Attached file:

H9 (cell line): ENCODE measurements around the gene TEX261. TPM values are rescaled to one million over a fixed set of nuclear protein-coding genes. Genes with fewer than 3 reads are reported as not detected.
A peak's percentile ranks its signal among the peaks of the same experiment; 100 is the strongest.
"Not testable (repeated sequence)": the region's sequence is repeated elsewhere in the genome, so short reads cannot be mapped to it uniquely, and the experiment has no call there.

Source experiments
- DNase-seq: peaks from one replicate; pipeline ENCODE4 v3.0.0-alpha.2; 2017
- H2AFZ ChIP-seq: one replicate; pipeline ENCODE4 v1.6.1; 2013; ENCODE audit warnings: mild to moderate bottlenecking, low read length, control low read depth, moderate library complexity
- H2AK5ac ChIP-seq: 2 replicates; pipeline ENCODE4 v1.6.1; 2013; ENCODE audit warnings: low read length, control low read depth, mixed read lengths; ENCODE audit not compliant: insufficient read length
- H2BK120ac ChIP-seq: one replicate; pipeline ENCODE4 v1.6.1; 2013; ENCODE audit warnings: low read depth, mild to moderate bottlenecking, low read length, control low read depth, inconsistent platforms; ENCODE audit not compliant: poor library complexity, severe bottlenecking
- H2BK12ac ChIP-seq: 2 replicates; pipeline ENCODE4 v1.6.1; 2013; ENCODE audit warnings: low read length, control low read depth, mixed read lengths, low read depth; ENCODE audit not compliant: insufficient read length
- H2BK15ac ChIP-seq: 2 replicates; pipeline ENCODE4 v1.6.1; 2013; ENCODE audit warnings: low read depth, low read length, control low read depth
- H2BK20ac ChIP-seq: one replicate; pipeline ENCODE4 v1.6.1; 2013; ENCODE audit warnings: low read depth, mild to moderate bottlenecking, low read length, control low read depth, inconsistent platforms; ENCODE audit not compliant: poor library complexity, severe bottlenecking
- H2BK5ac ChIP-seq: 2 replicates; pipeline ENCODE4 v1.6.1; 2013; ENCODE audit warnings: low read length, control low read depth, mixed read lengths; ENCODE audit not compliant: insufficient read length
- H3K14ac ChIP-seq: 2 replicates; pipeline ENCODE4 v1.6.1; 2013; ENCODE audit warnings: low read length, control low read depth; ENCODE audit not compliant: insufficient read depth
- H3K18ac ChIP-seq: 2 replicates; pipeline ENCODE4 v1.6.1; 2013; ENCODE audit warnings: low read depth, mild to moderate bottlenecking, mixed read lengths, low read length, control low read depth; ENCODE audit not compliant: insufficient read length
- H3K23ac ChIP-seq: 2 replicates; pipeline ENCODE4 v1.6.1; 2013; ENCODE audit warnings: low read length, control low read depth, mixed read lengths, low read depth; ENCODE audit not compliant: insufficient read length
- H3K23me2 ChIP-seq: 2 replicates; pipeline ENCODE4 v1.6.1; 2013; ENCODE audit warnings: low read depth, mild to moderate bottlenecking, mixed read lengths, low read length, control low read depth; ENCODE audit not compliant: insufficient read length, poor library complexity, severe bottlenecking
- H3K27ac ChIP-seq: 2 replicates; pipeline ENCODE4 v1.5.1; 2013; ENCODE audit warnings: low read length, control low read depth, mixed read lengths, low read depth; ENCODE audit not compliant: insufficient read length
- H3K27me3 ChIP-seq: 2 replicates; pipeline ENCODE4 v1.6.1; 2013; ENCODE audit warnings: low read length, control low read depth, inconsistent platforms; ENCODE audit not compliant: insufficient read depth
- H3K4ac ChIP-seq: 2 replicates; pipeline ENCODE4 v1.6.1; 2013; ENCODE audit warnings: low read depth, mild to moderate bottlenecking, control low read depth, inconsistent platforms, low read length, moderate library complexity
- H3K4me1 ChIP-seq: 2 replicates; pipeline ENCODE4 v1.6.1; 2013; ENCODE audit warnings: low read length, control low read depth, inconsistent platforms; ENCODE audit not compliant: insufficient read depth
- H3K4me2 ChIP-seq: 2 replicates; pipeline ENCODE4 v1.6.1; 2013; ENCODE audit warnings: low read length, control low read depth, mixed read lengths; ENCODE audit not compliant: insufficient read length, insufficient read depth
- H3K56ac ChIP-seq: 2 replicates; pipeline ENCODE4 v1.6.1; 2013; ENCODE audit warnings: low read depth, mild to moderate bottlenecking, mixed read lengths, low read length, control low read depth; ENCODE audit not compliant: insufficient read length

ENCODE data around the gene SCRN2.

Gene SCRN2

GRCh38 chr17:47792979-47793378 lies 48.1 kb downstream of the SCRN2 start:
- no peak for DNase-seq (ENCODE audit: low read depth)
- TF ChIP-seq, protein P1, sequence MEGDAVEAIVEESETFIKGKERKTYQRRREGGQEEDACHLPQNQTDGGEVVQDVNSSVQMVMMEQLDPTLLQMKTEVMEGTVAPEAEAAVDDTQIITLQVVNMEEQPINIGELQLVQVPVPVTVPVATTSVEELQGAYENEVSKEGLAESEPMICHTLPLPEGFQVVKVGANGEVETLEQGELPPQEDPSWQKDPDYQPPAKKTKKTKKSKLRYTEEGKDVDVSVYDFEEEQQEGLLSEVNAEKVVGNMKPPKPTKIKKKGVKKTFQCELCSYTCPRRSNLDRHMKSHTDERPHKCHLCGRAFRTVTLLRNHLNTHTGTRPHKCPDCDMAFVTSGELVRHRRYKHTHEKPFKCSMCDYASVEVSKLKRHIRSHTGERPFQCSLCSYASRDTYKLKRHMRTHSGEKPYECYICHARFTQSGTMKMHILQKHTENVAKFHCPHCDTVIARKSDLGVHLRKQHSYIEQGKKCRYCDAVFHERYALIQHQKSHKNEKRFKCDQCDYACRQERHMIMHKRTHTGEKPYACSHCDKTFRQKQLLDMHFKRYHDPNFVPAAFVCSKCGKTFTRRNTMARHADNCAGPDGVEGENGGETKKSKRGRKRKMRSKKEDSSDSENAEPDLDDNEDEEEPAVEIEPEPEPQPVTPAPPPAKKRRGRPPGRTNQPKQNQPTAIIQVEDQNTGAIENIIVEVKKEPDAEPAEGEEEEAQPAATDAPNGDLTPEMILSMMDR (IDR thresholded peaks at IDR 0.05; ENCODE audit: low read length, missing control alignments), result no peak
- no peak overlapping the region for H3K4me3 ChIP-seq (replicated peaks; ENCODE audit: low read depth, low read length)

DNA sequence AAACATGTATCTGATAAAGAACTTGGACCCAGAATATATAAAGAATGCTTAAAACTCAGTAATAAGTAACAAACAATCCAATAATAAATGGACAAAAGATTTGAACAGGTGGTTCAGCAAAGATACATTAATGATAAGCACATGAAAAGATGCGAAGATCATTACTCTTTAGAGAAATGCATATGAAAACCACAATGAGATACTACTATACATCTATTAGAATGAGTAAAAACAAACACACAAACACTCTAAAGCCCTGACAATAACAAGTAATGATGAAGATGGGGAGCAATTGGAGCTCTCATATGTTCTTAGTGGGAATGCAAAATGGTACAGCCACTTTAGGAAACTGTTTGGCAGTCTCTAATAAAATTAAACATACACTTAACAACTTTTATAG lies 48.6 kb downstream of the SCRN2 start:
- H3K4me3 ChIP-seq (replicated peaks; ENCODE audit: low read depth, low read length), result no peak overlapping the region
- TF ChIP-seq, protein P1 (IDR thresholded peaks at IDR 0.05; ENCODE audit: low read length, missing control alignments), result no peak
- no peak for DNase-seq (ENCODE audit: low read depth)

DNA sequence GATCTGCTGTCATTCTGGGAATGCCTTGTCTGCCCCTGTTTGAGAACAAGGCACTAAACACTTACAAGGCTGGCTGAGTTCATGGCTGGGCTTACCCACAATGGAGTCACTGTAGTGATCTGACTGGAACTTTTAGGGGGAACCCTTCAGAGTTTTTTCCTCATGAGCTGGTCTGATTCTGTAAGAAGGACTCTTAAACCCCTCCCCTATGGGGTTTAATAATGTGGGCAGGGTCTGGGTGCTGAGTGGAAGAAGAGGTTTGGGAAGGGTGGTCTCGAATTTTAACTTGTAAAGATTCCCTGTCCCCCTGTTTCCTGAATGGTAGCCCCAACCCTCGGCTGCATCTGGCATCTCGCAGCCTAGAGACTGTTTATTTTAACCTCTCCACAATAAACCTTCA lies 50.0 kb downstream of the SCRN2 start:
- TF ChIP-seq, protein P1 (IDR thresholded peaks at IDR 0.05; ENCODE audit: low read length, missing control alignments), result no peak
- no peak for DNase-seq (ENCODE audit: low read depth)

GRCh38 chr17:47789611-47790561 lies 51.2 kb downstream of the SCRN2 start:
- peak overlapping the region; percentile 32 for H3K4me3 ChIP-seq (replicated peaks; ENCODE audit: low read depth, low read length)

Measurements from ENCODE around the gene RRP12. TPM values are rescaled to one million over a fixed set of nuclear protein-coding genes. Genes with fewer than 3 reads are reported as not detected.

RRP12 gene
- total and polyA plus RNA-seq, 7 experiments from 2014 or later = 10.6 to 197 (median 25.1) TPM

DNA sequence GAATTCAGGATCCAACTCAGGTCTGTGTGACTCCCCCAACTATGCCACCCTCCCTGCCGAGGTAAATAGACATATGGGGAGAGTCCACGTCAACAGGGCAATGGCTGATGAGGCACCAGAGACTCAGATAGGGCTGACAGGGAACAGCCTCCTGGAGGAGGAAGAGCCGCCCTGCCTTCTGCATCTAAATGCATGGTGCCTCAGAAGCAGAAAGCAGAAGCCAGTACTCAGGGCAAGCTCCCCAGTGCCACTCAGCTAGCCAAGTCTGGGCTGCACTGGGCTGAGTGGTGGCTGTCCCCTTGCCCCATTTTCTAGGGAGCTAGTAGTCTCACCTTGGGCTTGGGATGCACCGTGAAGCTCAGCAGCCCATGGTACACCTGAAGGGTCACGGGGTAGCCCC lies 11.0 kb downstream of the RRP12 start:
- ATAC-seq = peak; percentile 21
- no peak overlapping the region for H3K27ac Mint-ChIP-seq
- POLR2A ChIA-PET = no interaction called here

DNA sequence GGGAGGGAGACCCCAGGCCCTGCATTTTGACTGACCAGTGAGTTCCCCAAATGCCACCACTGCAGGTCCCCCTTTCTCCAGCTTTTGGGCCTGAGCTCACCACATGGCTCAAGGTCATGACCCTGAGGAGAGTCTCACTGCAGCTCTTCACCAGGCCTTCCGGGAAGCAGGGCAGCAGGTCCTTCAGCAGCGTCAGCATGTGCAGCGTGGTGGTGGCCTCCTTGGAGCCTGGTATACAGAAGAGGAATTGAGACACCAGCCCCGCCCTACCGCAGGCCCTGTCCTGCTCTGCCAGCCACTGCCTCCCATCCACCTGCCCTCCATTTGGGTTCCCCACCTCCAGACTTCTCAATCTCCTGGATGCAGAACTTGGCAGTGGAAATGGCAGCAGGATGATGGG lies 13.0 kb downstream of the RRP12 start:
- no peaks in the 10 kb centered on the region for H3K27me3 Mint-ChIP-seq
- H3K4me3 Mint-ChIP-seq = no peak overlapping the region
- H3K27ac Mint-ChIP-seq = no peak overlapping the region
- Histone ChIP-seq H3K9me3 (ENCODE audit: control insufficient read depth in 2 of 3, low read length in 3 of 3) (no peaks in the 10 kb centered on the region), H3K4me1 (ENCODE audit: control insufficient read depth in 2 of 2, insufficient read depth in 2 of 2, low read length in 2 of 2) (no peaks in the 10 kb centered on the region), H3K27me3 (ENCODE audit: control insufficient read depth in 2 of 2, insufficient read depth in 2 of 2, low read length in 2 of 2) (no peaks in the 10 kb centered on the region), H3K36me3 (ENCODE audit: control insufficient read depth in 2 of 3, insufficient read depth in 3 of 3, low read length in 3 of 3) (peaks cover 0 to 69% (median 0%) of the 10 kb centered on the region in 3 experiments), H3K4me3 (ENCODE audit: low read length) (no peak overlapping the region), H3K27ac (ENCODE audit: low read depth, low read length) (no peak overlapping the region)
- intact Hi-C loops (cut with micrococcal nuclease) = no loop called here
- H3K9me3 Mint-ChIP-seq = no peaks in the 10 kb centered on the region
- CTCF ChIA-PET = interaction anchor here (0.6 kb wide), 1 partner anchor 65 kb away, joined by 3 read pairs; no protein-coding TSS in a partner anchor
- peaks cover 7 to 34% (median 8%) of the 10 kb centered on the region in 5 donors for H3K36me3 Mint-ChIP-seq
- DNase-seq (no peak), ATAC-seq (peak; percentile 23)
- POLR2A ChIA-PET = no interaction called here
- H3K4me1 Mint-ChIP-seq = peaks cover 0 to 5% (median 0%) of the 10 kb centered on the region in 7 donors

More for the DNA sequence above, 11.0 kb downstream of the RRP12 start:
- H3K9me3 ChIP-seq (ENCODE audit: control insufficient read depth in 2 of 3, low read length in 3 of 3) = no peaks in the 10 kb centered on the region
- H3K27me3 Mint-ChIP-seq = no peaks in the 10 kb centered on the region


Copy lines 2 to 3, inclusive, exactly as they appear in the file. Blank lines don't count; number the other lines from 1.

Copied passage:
A peak's percentile ranks its signal among the peaks of the same experiment; 100 is the strongest.
"Not testable (repeated sequence)": the region's sequence is repeated elsewhere in the genome, so short reads cannot be mapped to it uniquely, and the experiment has no call there.